|January 22, 2009
Eye On The Environment
This week Northwest Connections asked Chris Bryant of The Nature Conservancy to update the communities of the Seeley-Swan on their project to purchase and conserve many of the Plum Creek Timber Co. lands.
By Chris Bryant, Western Montana Director of Outreach
At the end of last year, The Nature Conservancy and The Trust for Public Land purchased about 129,000 acres of Plum Creek Timber Company land in Western Montanaincluding holdings in the Potomac Valley and lands near Morrison Peak just north of Potomac.
The deal was the first phase of a project to conserve more than 310,000 acres in western Montana. The final two phases, scheduled for later this year and December of 2010, will include all of the Plum Creek holdings in the Swan Valley, about a dozen sections of lands east of Highway 83 in the Clearwater drainage and nearly 25,000 acres of the big block of land surrounding Marshall Lake.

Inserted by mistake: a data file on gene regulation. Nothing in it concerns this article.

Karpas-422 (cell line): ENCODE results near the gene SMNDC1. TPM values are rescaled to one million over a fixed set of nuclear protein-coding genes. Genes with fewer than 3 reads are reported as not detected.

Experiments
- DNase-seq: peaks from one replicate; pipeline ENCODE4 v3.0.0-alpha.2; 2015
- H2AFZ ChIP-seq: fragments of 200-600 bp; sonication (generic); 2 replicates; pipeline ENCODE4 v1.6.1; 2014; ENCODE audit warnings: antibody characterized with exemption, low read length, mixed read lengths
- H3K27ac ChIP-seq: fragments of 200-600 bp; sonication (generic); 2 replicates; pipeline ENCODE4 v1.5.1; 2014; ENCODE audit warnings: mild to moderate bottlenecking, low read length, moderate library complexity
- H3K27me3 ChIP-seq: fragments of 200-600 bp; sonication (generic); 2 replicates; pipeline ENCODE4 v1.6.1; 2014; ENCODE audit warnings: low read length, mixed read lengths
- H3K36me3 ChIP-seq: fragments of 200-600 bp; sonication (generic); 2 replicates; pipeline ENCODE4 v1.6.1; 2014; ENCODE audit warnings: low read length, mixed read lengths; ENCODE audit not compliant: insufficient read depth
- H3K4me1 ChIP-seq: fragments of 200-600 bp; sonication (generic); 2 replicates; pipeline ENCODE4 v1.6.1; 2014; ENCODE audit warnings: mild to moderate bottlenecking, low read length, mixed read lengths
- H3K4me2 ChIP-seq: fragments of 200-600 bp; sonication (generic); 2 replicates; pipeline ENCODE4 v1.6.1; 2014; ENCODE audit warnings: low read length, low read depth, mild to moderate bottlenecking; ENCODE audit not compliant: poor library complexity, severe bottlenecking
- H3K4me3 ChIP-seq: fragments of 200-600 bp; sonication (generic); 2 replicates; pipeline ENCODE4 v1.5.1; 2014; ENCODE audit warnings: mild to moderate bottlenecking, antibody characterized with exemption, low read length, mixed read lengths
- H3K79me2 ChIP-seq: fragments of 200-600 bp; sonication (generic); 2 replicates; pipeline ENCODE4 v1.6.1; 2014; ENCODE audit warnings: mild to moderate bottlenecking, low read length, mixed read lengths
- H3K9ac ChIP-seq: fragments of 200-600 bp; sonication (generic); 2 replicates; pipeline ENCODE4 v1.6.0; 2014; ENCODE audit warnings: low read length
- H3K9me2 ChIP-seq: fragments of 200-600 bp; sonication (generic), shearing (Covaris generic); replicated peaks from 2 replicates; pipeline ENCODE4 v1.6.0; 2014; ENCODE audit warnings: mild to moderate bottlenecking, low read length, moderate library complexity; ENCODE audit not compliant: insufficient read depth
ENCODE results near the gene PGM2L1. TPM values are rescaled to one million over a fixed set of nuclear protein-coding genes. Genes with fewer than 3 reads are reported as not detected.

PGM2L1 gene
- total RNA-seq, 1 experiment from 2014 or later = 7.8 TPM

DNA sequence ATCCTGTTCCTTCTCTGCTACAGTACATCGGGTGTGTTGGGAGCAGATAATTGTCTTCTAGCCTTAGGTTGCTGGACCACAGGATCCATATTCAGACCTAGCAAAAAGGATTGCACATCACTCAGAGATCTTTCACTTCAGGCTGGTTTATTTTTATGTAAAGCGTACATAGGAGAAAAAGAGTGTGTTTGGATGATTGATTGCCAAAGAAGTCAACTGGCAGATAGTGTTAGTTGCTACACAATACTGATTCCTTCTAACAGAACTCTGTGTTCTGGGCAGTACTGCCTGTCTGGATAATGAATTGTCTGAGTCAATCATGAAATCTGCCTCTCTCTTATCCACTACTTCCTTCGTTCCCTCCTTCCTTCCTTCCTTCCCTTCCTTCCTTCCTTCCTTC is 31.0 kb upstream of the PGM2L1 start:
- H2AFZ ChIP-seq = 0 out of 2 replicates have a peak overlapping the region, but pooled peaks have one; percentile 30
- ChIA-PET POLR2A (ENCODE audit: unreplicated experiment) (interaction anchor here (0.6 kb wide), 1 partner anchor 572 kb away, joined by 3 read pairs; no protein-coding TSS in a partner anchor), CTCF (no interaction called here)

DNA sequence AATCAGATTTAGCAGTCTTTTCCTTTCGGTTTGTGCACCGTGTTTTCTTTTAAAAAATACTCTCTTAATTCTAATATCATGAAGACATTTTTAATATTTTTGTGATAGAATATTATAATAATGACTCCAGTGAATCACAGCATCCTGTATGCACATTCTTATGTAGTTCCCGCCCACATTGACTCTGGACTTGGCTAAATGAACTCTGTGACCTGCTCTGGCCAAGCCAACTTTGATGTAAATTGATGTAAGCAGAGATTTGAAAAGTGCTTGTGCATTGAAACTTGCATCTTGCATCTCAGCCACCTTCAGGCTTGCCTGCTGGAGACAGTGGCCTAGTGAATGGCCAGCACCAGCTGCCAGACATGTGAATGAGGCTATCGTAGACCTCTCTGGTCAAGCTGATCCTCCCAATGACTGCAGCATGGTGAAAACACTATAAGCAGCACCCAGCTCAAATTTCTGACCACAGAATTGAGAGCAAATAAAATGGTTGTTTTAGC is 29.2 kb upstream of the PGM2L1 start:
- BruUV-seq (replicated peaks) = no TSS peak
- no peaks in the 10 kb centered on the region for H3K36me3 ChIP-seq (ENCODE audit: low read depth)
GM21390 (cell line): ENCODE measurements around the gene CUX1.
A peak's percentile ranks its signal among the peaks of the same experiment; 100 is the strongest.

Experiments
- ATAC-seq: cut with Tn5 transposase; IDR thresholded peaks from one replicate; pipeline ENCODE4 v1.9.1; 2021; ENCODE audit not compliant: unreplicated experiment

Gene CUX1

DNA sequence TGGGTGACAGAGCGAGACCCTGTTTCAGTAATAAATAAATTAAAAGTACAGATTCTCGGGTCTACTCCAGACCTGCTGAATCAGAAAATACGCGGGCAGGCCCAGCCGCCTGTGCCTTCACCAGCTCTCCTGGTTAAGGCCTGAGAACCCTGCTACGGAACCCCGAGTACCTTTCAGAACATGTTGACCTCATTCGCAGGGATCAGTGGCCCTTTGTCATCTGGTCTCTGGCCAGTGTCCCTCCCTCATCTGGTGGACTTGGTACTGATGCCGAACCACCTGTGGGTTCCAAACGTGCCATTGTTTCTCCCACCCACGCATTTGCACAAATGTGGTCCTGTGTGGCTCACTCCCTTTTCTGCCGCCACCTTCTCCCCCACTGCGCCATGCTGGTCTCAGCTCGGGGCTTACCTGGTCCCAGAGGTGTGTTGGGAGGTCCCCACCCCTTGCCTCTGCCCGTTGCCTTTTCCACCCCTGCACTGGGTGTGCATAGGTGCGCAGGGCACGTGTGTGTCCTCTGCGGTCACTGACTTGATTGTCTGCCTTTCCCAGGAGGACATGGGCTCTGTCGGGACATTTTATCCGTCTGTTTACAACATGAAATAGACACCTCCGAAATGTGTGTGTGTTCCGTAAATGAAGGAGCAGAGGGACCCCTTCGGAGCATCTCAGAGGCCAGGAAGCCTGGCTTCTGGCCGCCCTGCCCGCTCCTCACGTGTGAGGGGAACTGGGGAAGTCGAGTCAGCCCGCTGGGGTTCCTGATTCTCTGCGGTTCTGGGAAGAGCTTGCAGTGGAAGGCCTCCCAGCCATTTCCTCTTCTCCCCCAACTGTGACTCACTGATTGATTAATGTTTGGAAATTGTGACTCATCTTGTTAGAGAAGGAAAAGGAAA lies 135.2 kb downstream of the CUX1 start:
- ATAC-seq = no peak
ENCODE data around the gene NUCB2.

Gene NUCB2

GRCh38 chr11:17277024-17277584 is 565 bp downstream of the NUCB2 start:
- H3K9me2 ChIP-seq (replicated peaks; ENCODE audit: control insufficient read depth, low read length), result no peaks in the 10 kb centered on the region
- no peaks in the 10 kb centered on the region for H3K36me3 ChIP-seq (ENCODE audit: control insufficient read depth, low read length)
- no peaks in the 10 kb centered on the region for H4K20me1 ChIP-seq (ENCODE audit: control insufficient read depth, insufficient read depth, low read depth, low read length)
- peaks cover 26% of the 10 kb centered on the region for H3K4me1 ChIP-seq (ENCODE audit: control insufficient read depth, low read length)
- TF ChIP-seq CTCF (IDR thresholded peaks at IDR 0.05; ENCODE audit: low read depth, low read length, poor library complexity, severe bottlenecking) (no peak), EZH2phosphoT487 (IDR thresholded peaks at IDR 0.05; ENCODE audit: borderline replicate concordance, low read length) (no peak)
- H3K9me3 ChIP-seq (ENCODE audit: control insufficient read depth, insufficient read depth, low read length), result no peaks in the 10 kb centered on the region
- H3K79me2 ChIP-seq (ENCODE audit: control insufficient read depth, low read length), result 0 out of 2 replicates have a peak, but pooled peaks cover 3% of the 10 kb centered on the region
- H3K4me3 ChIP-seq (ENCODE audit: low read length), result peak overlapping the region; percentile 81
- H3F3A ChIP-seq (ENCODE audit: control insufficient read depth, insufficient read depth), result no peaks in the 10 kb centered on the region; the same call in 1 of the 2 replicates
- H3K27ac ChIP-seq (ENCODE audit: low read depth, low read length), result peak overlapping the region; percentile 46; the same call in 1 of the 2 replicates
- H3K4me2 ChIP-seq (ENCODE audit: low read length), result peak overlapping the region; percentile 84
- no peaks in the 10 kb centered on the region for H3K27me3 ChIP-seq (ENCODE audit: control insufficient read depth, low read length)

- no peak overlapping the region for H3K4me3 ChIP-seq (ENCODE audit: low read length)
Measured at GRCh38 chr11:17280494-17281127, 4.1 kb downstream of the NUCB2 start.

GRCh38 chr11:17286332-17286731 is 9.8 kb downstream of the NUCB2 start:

Currently, Plum Creek owns more than a million acres of western Montana forest lands, most of it in 640-acre, or one-square-mile, blocks that are intermixed with public lands. This pattern of land ownership seen across the West is a relic of land grants made to railroad companies in the 1860s.
In western Montana, ownership of the “railroad” lands eventually went to timber production companies, including Champion International and Plum Creek Timber Company. This ownership pattern results in stark contrasts in management, timber harvesting, weed control and wildlife habitat across the landscape.
In recent years, land prices in these scenic areas have skyrocketed as people have moved here to build their dream homes in the woods. The demand for remote homesites has encouraged timber companies across the country to divest those acres that seem to have a ‘higher and better use’ than long term timber harvest.
This trend toward rural, backcountry sprawl is widely recognized as a national phenomenon. In Montana, this trend leads to the loss of public access for recreation, the loss of working forests, the increased costs of providing community services and fire suppression, the loss of wildlife habitat, and the undoing of western Montana’s rural way of life.